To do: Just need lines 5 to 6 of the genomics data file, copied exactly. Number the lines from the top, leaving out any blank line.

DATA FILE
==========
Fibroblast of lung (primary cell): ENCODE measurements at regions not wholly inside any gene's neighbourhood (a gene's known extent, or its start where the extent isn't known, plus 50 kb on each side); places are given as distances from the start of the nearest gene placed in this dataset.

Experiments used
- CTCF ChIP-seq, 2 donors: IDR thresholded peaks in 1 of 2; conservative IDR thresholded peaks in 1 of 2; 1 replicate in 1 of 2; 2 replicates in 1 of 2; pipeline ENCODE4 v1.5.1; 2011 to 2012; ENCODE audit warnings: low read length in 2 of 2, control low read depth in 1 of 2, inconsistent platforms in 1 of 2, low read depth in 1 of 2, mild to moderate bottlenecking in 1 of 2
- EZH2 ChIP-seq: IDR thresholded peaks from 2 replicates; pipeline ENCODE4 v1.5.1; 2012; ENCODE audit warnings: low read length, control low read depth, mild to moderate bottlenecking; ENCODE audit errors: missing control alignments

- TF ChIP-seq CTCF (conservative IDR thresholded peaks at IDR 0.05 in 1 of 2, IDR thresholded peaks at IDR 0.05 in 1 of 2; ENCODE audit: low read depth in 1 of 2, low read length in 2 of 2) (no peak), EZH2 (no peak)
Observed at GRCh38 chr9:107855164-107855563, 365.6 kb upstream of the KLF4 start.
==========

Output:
- TF ChIP-seq CTCF (conservative IDR thresholded peaks at IDR 0.05 in 1 of 2, IDR thresholded peaks at IDR 0.05 in 1 of 2; ENCODE audit: low read depth in 1 of 2, low read length in 2 of 2) (no peak), EZH2 (no peak)
Observed at GRCh38 chr9:107855164-107855563, 365.6 kb upstream of the KLF4 start.